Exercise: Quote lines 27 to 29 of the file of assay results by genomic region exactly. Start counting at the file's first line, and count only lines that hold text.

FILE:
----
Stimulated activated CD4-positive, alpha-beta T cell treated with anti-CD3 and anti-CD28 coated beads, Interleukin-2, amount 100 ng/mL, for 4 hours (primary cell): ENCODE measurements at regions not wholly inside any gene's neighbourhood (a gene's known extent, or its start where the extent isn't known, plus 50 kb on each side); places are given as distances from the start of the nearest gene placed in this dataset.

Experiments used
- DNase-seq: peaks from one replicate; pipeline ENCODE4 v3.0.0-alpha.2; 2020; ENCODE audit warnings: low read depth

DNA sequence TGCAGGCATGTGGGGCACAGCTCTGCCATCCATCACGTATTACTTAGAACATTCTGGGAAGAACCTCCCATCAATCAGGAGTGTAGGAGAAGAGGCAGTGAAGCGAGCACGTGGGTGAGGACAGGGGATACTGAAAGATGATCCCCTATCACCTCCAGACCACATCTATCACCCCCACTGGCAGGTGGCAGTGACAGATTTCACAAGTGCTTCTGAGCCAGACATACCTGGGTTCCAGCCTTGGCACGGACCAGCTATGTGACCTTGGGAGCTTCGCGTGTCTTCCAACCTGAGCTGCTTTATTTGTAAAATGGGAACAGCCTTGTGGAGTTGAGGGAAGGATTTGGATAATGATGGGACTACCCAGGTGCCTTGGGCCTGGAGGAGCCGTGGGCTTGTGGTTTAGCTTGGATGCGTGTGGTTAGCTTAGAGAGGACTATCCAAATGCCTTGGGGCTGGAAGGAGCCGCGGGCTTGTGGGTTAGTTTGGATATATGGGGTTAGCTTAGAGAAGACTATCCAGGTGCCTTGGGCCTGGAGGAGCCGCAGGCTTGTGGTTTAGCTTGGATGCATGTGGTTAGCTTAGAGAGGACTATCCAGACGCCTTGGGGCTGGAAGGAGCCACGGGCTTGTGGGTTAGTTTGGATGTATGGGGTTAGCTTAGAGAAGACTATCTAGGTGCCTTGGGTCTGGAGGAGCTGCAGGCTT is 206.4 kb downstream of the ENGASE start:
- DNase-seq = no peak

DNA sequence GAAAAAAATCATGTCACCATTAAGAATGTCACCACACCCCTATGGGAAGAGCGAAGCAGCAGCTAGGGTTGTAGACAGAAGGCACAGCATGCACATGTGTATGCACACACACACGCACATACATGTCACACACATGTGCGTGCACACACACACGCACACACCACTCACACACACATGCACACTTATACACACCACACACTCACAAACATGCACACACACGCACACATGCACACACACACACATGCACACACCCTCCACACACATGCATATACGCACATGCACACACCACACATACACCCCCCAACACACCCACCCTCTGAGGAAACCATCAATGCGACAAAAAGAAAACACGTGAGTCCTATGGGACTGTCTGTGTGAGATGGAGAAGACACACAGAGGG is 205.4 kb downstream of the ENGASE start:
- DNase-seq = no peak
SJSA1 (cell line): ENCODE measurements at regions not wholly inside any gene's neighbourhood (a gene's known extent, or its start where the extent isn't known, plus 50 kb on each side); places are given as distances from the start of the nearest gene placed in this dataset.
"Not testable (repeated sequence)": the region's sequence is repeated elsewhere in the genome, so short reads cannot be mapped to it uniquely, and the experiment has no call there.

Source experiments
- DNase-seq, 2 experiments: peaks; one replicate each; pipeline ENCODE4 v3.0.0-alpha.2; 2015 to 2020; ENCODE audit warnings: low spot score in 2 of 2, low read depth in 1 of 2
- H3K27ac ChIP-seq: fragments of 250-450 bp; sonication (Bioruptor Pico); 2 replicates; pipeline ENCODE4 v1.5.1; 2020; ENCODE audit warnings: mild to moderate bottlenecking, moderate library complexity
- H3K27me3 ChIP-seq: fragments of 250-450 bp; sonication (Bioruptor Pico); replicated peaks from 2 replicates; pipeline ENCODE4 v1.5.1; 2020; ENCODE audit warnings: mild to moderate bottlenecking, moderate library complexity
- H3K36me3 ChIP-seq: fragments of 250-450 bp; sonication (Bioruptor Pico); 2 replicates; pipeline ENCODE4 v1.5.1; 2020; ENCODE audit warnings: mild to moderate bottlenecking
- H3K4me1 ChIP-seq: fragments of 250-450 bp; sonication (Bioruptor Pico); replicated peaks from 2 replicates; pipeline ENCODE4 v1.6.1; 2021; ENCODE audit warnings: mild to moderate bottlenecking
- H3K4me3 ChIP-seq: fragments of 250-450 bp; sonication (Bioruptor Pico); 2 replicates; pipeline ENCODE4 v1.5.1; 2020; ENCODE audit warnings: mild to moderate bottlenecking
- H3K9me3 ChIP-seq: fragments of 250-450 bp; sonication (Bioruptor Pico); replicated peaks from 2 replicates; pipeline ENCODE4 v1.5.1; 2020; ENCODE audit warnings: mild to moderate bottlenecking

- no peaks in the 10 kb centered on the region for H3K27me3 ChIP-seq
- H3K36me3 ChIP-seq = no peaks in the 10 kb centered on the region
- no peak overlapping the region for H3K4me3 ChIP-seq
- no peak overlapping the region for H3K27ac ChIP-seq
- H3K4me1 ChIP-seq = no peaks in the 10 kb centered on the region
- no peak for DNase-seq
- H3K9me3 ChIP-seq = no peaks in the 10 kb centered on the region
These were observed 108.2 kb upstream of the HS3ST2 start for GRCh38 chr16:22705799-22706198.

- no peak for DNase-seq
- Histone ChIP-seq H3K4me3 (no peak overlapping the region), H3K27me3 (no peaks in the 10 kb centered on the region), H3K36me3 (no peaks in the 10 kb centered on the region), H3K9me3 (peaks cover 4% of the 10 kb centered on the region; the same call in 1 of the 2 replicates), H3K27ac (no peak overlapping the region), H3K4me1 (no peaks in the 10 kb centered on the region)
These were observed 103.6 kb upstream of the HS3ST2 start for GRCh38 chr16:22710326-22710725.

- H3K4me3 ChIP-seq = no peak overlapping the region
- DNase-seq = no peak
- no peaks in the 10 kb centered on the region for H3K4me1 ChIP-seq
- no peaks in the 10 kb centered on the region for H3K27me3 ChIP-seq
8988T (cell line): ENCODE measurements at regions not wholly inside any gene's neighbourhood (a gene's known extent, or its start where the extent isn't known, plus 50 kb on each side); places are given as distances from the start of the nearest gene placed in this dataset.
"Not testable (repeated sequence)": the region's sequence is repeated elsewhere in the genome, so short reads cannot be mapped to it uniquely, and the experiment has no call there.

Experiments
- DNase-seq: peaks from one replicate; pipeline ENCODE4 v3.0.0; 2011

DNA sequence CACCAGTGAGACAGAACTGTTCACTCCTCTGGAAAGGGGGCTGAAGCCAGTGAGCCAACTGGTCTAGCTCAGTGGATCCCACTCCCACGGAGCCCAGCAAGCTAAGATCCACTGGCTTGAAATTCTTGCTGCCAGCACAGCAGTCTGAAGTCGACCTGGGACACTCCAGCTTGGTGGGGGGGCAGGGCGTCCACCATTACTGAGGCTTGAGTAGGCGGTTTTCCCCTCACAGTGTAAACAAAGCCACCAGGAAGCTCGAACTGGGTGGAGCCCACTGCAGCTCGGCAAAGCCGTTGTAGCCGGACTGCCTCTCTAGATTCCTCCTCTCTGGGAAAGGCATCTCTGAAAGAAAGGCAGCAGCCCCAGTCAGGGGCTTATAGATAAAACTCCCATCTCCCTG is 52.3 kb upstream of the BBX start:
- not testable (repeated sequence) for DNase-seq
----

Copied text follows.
- Histone ChIP-seq H3K4me3 (no peak overlapping the region), H3K27me3 (no peaks in the 10 kb centered on the region), H3K36me3 (no peaks in the 10 kb centered on the region), H3K9me3 (peaks cover 4% of the 10 kb centered on the region; the same call in 1 of the 2 replicates), H3K27ac (no peak overlapping the region), H3K4me1 (no peaks in the 10 kb centered on the region)
These were observed 103.6 kb upstream of the HS3ST2 start for GRCh38 chr16:22710326-22710725.

- H3K4me3 ChIP-seq = no peak overlapping the region